Something about the way the brown pelicans flew in formation over the waves transfixed Vince Castelli. He was on vacation at the Outer Banks of North Carolina, but the movement of the birds took him back to discussions he and his engineering colleagues at the Naval Surface Warfare Center in West Bethesda, Maryland, had had in a brainstorming session. The team had hatched the idea of small, inexpensive, unmanned aircraft that would fly in formation, cooperatively conducting surveillance, reconnaissance, and other operations against an enemy. It was a vague notion at the time, yielding no concrete design plans.
Then Castelli saw the pelicans. Every so often one of the birds spotted a fish and dove into the water to grab it. Within seconds, the rest of the flock closed the gap left by the missing member. When the fishing pelican rejoined the group, it simply inserted itself at the end of the line.
“I realized that was the perfect model for our aircraft,” Castelli says. “If one (plane) got lost, because maybe the enemy jammed its communications, the remaining planes (would) compensate.” A flock of miniature planes, as imagined by Castelli and his team, would also be able to alter plans in mid-flight based on shared information, intelligently responding to unexpected events. “Like the pelicans,” Castelli says, “all members of the group (would have) to be able to assume any role depending on what occurred during the mission.”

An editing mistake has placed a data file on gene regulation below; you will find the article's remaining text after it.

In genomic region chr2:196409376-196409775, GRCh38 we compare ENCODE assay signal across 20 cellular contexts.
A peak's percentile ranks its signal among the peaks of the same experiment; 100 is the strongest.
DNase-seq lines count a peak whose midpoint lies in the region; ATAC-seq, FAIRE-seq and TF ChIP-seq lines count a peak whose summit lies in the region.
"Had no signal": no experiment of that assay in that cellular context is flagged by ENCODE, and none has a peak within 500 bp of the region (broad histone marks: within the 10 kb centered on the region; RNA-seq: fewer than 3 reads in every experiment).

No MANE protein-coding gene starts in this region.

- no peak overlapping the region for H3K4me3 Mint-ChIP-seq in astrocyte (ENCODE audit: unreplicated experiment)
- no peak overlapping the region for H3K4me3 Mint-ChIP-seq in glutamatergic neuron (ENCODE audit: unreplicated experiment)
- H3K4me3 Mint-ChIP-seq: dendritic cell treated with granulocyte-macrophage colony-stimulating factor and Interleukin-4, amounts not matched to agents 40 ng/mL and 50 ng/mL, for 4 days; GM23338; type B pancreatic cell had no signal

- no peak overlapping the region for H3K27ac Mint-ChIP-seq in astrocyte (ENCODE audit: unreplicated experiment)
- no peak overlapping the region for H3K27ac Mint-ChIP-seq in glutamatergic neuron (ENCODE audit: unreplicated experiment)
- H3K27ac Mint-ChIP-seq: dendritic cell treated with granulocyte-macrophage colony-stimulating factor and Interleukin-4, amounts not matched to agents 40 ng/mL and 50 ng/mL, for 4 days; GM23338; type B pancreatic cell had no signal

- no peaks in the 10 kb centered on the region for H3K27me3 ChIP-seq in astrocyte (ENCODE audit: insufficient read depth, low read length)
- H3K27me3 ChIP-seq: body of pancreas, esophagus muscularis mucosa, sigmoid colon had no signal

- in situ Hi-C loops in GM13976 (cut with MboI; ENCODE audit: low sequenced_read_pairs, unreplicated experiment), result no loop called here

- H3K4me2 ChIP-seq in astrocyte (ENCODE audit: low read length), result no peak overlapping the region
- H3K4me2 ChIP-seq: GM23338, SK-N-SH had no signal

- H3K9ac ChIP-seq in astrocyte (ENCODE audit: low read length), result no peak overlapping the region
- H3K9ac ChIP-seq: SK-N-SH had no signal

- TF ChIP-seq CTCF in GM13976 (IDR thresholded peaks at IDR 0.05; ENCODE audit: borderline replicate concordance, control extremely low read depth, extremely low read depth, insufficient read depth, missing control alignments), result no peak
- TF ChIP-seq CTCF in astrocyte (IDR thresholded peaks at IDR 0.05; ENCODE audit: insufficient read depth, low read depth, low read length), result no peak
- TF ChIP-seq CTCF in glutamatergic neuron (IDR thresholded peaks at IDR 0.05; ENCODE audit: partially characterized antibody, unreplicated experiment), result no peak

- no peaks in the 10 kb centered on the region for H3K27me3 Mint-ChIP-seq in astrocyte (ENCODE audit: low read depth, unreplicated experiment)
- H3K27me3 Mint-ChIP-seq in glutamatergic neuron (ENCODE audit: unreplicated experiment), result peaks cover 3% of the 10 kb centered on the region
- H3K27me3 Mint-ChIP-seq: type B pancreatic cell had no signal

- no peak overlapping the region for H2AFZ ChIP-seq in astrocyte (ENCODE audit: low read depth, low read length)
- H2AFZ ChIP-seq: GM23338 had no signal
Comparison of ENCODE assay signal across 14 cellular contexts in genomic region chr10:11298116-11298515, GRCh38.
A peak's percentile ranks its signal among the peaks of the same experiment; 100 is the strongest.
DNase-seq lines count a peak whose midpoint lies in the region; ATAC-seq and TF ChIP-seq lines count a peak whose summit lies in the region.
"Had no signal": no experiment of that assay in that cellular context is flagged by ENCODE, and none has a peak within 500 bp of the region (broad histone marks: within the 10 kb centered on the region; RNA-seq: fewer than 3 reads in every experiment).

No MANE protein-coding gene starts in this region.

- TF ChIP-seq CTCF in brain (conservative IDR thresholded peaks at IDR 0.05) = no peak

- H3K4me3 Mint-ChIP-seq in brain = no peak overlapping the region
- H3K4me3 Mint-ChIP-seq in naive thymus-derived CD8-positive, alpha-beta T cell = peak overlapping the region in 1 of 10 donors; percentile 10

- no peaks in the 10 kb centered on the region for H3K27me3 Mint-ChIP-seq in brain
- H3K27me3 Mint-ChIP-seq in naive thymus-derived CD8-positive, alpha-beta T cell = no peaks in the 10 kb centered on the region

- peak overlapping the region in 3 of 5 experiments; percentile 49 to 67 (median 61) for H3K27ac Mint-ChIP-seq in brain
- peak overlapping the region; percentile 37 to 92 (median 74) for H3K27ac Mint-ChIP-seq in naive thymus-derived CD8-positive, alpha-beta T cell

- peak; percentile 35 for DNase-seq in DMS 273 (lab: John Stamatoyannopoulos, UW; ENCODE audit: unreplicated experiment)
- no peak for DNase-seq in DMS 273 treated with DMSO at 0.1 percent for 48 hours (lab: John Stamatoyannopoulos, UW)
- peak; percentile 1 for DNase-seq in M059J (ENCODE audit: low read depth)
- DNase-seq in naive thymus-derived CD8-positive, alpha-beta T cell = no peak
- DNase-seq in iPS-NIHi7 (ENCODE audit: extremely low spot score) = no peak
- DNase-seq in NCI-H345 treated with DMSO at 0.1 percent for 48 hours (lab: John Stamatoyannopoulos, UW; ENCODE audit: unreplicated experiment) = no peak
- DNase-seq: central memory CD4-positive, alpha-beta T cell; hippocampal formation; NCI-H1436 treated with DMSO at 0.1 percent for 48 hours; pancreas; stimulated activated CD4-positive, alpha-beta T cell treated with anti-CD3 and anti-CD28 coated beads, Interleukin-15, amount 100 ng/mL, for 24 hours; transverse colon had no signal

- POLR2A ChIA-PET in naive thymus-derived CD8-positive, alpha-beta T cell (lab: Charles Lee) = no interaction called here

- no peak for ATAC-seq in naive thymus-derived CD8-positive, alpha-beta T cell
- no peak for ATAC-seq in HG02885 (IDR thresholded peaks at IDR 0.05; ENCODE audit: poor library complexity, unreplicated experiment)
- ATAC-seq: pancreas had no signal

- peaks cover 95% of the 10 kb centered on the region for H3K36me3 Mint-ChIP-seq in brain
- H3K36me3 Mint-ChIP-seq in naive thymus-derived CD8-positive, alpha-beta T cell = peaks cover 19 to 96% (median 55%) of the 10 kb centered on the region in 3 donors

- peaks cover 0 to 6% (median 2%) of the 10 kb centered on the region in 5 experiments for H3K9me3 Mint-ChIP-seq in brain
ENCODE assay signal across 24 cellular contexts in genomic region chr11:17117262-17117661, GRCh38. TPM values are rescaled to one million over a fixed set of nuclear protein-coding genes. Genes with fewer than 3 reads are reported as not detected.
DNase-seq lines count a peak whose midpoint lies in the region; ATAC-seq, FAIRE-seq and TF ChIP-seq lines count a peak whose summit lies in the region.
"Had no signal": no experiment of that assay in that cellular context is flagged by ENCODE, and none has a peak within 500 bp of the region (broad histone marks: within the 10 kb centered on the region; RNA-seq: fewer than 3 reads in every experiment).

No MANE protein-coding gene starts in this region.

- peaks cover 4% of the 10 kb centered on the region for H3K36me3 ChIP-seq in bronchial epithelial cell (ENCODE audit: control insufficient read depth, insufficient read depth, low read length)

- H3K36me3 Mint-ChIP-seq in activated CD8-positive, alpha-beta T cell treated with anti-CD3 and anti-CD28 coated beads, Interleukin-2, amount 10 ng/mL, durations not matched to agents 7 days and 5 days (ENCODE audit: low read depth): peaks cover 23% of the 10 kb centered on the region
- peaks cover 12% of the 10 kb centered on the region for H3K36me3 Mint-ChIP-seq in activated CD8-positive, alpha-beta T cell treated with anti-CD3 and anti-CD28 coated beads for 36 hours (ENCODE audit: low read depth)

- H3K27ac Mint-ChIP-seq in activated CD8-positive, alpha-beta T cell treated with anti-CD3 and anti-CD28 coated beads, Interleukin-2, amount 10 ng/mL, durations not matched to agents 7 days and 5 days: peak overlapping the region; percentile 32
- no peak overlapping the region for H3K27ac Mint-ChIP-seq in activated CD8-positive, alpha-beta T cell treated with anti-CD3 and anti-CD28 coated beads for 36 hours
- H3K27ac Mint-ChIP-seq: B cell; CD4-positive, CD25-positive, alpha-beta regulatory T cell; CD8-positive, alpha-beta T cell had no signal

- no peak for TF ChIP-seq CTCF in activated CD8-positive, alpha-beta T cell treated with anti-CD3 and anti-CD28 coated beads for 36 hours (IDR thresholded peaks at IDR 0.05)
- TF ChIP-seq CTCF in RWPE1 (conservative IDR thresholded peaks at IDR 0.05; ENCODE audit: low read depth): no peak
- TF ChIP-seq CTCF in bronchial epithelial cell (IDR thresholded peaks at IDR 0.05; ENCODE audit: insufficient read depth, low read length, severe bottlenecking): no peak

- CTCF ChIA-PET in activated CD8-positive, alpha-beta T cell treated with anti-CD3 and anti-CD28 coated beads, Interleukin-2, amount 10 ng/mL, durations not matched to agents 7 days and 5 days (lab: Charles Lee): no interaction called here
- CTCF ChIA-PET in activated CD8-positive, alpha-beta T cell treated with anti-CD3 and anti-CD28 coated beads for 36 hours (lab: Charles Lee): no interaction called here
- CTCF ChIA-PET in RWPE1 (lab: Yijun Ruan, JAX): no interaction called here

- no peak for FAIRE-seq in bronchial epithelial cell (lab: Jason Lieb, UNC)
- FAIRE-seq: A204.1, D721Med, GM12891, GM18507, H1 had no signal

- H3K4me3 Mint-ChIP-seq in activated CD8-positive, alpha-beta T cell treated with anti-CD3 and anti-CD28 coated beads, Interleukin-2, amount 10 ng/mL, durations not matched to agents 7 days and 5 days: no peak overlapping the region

Now, two years later, Castelli’s inspiration on the beach-christened SWARM, for Smart Warfighting Array of Reconfigurable Modules-has become an ambitious Navy project, a UAV (unmanned aerial vehicle) concept on the fast track toward a 2004 production date. Each “module” is a 4-foot-long, 20-pound plane with a 4-foot wingspan and a 4-pound payload-enough capacity for any type of camera, microphones for eavesdropping, mini chemical and biological detectors, or even, potentially, a small weapon. SWARM planes are expected to cost just $2,000 apiece. Compare that to the UAV that was much-celebrated during the Afghan conflict, the Predator. Armed with Hellfire missiles, the Predator is a 27-foot machine with a price tag of $3 million and a payload of more than 700 pounds. Castelli’s SWARM is an entirely different class of UAV.
But size isn’t the only difference. A remote pilot, two sensor operators, support staff, along with a ground control station carried by a C-130 transport plane, are required to operate a Predator. A group of SWARM planes will be managed by a single person using equipment as commonplace as a PDA.